The debate about player power isn't a new one.
For many years now chairman and managers have complained that there has been a shift towards a player dominated industry.
There have been many allegations laid at the feet of agents as well, and they are considered by many more as agent provocateurs than player advisers.
But how true is the talk of player power? About a player determining his own destiny rather than playing second fiddle to the wishes of club chairmen and managers?
I opt not to enter into the "slave" debate, or the legality of non-European passported against EU citizens, and will aim this piece directly at the player/club/agent relationship.
Let's take the simple example of Manchester United and their want away player of a few seasons, back Gabriel Heinze.
He no longer wanted to play for United or Sir Alex Ferguson—the suggestion being it was the relationship with Sir Alex that caused the upset.
If the player power argument was to hold water then his demand to be transferred to Liverpool would have happened, but it didn't.
He was transferred to a club more of United's choosing than the player's, and at a price dictated by the club. The player engineered the move but the club dictated the terms.
Another example was the recent Kaka saga involving my own club, Manchester City.
Kaka's employers seemingly decided to cash in on the £70 million on offer and initiated negotiations. The player decided that he would rather not move and the deal evaporated.
A victory for the player?
I don't think so, I think it was a weakness of the chairman. A fear of the fans backlash by an ego driven populist chairman.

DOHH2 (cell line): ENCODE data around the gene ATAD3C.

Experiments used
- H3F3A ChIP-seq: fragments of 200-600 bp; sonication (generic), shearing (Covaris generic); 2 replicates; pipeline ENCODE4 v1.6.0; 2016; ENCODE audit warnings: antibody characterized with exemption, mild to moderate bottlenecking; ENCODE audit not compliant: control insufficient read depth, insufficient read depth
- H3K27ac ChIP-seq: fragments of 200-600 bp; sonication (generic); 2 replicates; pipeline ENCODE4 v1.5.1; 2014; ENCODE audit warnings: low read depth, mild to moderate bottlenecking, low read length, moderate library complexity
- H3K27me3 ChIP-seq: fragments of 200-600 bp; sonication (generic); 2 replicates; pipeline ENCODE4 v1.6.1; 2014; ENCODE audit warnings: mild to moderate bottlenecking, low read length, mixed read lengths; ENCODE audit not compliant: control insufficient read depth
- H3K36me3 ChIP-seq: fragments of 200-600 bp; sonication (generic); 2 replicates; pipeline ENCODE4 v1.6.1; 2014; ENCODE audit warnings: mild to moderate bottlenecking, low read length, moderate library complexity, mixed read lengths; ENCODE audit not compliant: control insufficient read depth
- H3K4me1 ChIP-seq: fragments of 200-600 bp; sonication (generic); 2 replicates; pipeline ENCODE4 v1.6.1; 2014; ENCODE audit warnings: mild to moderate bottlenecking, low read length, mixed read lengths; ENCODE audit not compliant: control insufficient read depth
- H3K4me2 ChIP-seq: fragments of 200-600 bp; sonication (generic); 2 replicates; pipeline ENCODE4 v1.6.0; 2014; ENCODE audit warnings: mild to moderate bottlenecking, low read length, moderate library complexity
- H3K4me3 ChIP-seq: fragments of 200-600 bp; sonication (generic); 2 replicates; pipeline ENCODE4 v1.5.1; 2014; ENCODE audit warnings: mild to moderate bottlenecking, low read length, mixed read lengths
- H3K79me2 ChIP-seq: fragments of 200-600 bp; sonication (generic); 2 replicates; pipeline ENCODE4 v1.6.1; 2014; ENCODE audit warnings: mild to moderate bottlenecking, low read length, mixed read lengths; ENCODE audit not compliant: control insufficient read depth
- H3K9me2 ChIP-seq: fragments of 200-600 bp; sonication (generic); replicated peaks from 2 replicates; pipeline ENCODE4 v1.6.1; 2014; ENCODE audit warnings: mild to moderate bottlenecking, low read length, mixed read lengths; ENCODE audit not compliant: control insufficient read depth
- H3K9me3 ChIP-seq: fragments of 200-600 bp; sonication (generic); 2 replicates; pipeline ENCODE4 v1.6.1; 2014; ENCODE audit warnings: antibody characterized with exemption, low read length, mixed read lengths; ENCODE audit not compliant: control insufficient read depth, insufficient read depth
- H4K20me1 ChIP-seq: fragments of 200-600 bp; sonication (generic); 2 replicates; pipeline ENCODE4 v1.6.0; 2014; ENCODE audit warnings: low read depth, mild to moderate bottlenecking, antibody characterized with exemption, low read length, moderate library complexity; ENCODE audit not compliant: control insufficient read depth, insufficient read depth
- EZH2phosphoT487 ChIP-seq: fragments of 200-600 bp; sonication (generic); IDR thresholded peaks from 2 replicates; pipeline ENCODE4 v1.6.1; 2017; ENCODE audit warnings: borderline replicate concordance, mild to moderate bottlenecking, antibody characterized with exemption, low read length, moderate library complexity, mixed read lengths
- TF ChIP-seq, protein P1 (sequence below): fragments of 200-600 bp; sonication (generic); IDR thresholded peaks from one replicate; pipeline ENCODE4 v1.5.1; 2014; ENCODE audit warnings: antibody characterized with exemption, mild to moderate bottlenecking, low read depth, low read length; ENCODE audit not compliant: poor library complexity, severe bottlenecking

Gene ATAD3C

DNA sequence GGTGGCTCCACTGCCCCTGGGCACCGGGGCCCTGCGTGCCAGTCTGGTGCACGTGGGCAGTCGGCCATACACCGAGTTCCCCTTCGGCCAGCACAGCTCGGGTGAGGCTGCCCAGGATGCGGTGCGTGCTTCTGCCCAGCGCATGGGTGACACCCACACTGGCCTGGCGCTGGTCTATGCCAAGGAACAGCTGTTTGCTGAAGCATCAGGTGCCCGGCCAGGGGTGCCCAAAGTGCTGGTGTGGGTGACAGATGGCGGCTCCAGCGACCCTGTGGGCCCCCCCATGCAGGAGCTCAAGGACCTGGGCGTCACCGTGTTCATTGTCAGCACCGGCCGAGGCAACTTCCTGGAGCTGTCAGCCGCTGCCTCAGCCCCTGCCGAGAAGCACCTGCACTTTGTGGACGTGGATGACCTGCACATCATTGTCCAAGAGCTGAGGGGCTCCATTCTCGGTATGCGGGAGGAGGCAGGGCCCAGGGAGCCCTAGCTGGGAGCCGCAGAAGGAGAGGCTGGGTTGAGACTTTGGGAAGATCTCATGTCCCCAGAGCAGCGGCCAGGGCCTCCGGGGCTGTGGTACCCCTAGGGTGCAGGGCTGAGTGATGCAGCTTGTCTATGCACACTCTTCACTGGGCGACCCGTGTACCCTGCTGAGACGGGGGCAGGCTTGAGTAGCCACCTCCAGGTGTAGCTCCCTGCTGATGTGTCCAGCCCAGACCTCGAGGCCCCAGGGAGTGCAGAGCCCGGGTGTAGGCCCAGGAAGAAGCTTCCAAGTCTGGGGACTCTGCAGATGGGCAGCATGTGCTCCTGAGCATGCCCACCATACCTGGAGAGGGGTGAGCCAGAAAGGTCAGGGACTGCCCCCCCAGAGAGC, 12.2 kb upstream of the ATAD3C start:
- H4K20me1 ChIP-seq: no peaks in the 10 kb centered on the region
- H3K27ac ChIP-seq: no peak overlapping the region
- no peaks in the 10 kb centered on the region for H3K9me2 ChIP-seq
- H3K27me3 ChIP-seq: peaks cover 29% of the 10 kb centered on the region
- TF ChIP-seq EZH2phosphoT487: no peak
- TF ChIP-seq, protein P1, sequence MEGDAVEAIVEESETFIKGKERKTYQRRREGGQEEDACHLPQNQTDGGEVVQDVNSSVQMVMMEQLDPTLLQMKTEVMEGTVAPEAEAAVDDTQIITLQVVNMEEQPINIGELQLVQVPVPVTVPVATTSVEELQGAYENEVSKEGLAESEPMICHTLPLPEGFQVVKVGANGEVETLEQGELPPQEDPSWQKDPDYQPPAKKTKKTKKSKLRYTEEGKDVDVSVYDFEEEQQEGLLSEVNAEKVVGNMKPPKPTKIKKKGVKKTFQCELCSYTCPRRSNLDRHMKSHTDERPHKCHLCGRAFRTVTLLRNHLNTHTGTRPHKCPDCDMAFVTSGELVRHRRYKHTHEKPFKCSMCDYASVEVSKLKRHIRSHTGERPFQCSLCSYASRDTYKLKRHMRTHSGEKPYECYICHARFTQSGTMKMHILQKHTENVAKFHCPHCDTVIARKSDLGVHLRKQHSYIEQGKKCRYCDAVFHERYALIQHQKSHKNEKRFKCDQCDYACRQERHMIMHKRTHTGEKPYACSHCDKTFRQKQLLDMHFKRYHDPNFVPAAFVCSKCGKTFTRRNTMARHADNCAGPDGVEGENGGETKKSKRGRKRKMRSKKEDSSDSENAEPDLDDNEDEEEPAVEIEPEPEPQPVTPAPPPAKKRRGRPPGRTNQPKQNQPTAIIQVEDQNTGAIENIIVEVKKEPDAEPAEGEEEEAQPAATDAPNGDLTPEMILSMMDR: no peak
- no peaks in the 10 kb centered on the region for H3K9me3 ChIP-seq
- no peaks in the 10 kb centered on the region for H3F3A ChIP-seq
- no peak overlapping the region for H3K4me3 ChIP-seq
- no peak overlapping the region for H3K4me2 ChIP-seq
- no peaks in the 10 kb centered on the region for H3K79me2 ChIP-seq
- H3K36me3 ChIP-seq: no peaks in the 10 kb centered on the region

The club decided to make a point of not selling the player, for now at least.
If the club had wanted the move then Kaka would be playing for the reserves now, and be given a very clear choice; move or your career has stalled.
The idea of player power really stems from the weakness of chairmen and shaky business models that rely too much on selling players to generate income before their contracts run down.
That of course is where Sol Campbell proved players can control their own destiny didn't he?
Well again, not really.
He proved that a player's worth on the field outweighs the desire of chairmen to remove them from the team.
Sol Campbell in the reserves, or even dropped from any playing role at all, would be a less attractive proposition for the "buying" club.
As well as that, of course, we have a situation where the club Campbell signed for, Arsenal, have continued to do business with the rest of the Premiership as if they were complete innocents in the affair.
There will no doubt come a time when Arsenal are on the receiving end of an expensive Campbell type transfer to another EPL club. Will they complain? Of course they will.
Player power only exists while the people who own and run clubs fail to challenge it in any meaningful way.
I am not suggesting players return to the days when they were held to ransom by clubs and had no way of earning a decent living.
What I would like to see is a situation where a wage cap limits the need for agents and removes the player's desire to jump ship for another massive pay day.
I don't mind football clubs making profits because they don't have to match crazy wage demands. The upside may well mean players become more loyal, and remain with the clubs that developed their talent and their relationship with the fans.
Fan power, now there's an idea.